Healthcare professionals must respect your beliefs, privacy and dignity while providing treatment. Whenever possible, your mother tongue, culture and individual needs must be taken into account during your treatment.
Healthcare services must not discriminate patients based on their age, state of health or handicaps, for example. Only medical reasons may affect treatment decisions.
Your opinion must be considered during treatment Healthcare professionals must provide treatment in cooperation with you.
You can refuse treatment or procedure if you want. If you refuse treatment, care must be provided in another medically acceptable manner.
You are not entitled to receive any care that you may desire. The final decision on the treatment is always made by a doctor on medical grounds.
A patient can refuse treatment or procedure even if their state of health requires it. The doctor must explain to the patient in an understandable manner what the refusal means. If the patient continues to refuse the examination or treatment, the refusal is recorded in the patient documents. Patient rights and consent in the Kanta services. Healthcare professionals must provide you with information concerning your state of health and treatment.
Healthcare professionals must be proactive in providing you with information concerning your state of health. You have the right to receive information on different treatment alternatives and their effects and possible detriments. You have the right to know all factors that may be significant when the decision concerning your treatment is made.
A patient must not be provided with information if the patient does not want to receive it. Information must not be provided if the provision of the information would severely endanger the patient’s life or health. The suspicion that the information might be harmful to the patient is not a sufficient reason to withhold the information if the patient requests it. The information concerning your state of health and treatment must be provided in a manner that allows you to understand its content to a sufficient degree. If you and the treatment personnel do not have a common language, healthcare professionals must arrange for interpretation when necessary.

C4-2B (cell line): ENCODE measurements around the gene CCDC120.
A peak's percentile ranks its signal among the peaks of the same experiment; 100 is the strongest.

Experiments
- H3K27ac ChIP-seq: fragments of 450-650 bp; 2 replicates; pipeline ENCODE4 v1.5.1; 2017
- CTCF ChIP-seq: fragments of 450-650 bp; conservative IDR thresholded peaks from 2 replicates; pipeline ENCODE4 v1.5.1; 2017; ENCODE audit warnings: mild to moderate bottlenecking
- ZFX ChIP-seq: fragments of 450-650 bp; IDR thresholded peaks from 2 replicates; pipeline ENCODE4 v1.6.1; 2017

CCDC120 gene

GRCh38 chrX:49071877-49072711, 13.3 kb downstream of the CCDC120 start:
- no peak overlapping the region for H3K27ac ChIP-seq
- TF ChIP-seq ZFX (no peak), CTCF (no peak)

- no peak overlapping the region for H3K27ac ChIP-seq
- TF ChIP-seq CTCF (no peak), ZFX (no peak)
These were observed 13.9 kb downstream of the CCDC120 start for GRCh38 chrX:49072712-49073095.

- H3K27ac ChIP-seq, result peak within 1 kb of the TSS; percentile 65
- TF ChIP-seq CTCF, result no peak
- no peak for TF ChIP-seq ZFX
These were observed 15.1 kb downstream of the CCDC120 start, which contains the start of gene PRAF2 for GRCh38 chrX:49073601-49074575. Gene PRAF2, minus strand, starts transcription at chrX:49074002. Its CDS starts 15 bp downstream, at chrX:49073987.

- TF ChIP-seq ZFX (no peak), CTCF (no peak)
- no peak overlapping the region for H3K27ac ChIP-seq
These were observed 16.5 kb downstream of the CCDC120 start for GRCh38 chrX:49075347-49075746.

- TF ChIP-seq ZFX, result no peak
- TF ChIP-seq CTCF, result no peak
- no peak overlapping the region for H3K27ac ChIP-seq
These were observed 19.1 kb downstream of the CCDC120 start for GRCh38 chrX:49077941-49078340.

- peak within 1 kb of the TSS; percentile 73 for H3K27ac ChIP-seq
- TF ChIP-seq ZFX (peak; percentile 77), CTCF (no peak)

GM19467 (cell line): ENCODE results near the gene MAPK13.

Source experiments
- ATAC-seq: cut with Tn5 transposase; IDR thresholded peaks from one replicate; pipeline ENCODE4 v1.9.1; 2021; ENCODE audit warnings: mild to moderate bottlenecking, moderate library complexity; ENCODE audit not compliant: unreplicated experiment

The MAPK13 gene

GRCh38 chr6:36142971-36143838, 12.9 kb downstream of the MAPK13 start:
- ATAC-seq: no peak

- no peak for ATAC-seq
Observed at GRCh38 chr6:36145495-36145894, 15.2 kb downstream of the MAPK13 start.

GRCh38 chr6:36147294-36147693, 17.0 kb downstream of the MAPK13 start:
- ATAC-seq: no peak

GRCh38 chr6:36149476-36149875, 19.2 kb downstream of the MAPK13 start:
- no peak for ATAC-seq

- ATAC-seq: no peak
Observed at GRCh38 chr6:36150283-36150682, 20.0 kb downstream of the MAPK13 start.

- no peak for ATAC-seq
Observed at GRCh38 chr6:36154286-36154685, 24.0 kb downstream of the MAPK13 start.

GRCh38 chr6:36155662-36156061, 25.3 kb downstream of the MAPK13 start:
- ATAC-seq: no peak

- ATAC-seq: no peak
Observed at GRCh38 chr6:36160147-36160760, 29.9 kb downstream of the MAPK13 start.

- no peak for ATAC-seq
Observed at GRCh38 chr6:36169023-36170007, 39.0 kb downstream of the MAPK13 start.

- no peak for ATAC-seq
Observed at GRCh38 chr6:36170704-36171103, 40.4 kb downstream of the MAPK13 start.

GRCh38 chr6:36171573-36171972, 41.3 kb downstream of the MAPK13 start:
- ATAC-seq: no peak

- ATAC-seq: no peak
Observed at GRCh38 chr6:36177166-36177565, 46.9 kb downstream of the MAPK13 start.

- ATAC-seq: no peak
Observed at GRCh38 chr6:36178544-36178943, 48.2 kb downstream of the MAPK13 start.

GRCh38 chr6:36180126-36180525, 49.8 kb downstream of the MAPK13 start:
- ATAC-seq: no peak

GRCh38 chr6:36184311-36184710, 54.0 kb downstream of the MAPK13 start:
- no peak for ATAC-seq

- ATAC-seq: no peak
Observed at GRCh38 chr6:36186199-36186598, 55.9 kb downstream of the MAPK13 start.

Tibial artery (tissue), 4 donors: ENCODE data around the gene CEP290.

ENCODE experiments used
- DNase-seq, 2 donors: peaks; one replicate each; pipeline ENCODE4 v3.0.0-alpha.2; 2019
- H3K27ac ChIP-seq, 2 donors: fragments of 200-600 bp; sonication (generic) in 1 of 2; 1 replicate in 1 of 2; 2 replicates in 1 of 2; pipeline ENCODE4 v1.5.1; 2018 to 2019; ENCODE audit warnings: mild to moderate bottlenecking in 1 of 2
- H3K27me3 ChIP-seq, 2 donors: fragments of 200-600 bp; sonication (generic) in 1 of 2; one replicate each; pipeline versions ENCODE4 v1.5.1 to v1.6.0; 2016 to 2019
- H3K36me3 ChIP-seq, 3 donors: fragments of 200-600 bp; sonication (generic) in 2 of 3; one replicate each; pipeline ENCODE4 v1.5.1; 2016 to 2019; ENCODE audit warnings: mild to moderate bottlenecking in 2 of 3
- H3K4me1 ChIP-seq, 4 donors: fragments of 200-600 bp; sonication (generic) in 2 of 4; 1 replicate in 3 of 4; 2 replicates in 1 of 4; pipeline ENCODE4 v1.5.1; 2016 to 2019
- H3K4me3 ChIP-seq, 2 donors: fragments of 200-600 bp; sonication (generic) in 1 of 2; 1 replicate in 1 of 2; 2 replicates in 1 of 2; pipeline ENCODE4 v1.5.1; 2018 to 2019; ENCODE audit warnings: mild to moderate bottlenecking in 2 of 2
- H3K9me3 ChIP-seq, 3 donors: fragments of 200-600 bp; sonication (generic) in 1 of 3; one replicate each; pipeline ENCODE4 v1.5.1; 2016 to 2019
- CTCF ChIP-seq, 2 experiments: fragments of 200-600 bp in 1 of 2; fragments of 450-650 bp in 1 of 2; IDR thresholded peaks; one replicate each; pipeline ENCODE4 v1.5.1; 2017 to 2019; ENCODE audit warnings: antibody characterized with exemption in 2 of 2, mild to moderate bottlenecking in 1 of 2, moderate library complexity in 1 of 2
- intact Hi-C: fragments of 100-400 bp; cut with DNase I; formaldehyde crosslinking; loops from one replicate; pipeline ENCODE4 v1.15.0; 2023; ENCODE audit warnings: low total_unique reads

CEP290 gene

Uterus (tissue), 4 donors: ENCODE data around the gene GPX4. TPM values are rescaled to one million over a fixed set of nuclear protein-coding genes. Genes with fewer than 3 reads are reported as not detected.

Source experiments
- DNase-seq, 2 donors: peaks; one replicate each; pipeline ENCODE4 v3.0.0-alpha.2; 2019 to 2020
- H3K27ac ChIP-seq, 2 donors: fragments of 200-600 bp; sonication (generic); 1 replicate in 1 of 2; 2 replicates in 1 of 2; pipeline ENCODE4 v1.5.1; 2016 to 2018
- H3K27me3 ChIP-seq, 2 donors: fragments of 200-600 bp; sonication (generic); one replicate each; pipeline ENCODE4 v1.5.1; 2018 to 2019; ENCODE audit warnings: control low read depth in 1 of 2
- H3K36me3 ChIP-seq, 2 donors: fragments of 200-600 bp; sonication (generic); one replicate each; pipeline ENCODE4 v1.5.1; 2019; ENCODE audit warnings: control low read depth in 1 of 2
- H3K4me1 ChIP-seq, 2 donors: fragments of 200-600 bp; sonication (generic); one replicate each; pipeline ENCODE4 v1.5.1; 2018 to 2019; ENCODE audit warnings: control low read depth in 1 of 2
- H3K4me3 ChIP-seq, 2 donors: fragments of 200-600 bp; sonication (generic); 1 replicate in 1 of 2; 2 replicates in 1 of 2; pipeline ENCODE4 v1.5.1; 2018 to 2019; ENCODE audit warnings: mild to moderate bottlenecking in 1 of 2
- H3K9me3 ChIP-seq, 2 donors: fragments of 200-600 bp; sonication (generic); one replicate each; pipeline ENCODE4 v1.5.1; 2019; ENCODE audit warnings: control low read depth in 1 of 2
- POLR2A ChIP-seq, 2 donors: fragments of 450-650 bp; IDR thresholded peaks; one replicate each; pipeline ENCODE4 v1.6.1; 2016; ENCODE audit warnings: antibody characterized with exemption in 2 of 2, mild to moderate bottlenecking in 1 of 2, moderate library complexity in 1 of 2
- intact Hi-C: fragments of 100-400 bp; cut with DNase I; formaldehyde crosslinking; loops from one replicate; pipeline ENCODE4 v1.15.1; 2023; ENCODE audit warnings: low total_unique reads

You have the right to check the information in your patient documents. You can request corrections if the information is incorrect. The request is made to the healthcare unit that recorded the information. You can view your patient data in the My Kanta service. You can also record advance health care directives and register as an organ donor in the My Kanta service.
Healthcare professionals are obliged to inform the customer concerning their state of health, the significance of the treatment, the different treatment options and other factors related to the treatment. If the customer and the treatment personnel do not have a common language, interpretation will be arranged if necessary.
In Finland, the customer always has the right to receive information concerning their own treatment for free.
In Finland, healthcare services are provided in either Finnish or Swedish
In Finnish public healthcare, services are provided in the official languages: in Finnish or Swedish. The law does not oblige the treatment provider to offers services in other languages.
A monolingual municipality or joint municipal authority for a hospital district must arrange healthcare services in the language of the municipality or joint municipal authority.
A bilingual municipality and joint municipal authority must provide services in the customer’s chosen language, either in Finnish or Swedish.
Moreover, the Sami people have the right to use the Sami language in the municipalities of Enontekiö, Inari, Sodankylä and Utsjoki and within the areas of joint municipal authorities where one of these municipalities is a member.
Residents of the Nordic countries have the right to receive healthcare services in their own language
Based on the Nordic Convention on social security, residents of the Nordic countries are entitled to use their own language (Finnish, Swedish, Norwegian, Danish or Icelandic) within Finnish public healthcare. If necessary, public health care must arrange for the interpretation and translation needed when a patient arrives from another Nordic country.
Interpretation costs are a part of the costs of treatment If you are receiving treatment within Finland’s public healthcare system and your medical costs are covered by another EU or EEA country or Switzerland, the interpretation costs will be invoiced as part of your treatment costs.
If you come to Finland with the intent to use healthcare services, you are responsible for arranging the necessary interpretation for your treatment. If you cannot understand the information concerning your treatment, healthcare professionals can organize translators for your treatment.
If you are responsible for your costs of treatment, you will also need to pay the fees of interpretation related to your treatment.